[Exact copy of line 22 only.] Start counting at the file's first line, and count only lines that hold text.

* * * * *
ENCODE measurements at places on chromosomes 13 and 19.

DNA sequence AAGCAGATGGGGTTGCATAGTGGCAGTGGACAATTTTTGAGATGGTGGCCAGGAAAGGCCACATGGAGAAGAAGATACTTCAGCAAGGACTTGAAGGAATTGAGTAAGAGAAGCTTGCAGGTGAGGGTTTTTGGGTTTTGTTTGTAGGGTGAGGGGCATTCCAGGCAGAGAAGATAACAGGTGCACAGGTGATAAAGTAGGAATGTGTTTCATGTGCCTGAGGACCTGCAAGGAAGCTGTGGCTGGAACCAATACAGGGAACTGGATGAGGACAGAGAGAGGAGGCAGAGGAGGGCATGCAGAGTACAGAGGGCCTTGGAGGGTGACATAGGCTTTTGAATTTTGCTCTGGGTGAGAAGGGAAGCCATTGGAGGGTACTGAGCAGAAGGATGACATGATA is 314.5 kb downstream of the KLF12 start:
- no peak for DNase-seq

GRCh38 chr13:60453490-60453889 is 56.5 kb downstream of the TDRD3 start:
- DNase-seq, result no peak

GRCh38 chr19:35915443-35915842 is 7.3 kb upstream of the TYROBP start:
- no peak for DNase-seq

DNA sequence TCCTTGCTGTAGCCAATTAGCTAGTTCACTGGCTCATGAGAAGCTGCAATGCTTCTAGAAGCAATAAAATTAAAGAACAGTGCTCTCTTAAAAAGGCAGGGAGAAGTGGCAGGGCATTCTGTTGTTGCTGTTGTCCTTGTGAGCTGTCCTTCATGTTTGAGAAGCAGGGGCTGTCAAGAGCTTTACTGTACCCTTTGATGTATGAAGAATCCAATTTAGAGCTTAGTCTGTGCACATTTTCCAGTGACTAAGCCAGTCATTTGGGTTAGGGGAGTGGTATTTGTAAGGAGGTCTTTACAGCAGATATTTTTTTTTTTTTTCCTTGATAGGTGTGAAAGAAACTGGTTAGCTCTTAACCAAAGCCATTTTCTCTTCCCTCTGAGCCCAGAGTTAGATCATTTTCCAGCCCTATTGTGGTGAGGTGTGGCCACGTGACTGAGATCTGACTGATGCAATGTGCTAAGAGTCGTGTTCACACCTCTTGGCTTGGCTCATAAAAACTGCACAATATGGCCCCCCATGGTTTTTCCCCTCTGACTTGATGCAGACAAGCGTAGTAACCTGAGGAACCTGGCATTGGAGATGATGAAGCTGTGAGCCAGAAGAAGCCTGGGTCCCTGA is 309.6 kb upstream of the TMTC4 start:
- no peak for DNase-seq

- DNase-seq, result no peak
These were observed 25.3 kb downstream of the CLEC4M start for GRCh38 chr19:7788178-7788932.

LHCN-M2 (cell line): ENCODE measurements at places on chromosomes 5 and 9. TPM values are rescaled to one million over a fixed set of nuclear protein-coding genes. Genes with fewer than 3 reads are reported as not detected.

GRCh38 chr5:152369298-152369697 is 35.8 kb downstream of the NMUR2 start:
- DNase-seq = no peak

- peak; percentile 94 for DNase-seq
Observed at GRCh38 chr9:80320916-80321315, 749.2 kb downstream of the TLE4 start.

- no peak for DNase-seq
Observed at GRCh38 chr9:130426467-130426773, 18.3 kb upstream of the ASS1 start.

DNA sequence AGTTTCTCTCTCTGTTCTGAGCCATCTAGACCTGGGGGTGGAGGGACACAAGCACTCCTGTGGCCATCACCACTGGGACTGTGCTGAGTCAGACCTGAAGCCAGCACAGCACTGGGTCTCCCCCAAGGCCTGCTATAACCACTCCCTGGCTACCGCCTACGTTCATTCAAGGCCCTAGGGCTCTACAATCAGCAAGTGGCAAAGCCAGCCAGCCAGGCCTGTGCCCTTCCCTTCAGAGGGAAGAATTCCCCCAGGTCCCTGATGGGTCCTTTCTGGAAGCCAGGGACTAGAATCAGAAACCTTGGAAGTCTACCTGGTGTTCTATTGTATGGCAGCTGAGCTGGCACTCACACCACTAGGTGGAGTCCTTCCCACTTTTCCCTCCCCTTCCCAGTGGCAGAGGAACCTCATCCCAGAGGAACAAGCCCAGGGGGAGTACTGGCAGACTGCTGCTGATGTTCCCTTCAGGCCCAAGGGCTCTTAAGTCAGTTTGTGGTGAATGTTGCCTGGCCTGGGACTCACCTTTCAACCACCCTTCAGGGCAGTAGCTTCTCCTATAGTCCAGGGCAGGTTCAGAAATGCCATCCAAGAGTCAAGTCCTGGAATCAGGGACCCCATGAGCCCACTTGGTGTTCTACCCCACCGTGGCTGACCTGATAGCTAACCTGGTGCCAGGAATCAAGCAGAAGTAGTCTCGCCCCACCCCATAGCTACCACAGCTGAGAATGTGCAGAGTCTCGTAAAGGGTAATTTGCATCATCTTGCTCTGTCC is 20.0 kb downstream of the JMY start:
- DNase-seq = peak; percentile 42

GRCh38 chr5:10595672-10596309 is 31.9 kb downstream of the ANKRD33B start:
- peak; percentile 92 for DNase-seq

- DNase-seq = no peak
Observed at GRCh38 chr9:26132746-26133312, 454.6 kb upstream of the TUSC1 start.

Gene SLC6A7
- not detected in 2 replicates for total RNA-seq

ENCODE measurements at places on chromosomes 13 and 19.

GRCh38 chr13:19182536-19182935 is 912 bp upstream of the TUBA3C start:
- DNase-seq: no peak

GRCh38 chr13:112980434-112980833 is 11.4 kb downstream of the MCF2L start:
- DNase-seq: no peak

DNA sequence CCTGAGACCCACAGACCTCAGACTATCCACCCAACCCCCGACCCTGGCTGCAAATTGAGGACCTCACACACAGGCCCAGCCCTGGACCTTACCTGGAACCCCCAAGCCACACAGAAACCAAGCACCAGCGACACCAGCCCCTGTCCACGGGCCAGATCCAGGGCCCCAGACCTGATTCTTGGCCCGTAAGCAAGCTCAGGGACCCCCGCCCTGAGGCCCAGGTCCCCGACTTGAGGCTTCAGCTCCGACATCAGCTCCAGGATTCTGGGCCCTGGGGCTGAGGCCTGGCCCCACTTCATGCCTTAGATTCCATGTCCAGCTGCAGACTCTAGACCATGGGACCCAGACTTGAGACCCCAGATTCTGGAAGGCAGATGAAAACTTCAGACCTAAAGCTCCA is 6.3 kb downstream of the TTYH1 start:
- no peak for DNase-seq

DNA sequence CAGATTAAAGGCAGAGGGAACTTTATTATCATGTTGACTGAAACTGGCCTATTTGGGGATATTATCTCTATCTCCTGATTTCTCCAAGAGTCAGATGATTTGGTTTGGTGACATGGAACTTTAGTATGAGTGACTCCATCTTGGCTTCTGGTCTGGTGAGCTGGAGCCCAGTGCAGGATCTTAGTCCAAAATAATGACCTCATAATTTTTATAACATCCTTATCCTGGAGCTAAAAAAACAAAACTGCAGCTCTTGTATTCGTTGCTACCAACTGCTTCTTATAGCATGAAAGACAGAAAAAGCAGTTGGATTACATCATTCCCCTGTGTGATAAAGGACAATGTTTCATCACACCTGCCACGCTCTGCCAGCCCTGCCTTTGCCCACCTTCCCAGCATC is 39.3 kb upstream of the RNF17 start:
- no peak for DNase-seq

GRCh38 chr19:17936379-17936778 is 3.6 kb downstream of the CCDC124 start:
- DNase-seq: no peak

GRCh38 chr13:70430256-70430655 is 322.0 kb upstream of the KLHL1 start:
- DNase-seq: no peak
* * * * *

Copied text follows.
- peak; percentile 92 for DNase-seq